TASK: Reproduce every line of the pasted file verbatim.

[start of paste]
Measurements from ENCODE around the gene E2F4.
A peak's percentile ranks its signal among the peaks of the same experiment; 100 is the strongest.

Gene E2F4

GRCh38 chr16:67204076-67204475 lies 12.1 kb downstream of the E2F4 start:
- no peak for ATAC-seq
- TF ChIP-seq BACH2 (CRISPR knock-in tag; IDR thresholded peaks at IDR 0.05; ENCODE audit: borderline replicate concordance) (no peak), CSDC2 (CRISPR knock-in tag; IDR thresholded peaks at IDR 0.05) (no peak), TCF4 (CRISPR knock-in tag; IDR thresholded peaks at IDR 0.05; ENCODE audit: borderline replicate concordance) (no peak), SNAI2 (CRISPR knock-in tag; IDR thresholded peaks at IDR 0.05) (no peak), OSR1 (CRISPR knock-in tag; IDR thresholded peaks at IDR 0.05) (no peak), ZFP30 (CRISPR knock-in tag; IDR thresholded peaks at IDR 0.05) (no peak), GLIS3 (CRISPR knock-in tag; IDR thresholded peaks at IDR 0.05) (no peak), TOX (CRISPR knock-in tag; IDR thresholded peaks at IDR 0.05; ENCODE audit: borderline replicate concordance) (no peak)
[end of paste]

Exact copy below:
Measurements from ENCODE around the gene E2F4.
A peak's percentile ranks its signal among the peaks of the same experiment; 100 is the strongest.

Gene E2F4

GRCh38 chr16:67204076-67204475 lies 12.1 kb downstream of the E2F4 start:
- no peak for ATAC-seq
- TF ChIP-seq BACH2 (CRISPR knock-in tag; IDR thresholded peaks at IDR 0.05; ENCODE audit: borderline replicate concordance) (no peak), CSDC2 (CRISPR knock-in tag; IDR thresholded peaks at IDR 0.05) (no peak), TCF4 (CRISPR knock-in tag; IDR thresholded peaks at IDR 0.05; ENCODE audit: borderline replicate concordance) (no peak), SNAI2 (CRISPR knock-in tag; IDR thresholded peaks at IDR 0.05) (no peak), OSR1 (CRISPR knock-in tag; IDR thresholded peaks at IDR 0.05) (no peak), ZFP30 (CRISPR knock-in tag; IDR thresholded peaks at IDR 0.05) (no peak), GLIS3 (CRISPR knock-in tag; IDR thresholded peaks at IDR 0.05) (no peak), TOX (CRISPR knock-in tag; IDR thresholded peaks at IDR 0.05; ENCODE audit: borderline replicate concordance) (no peak)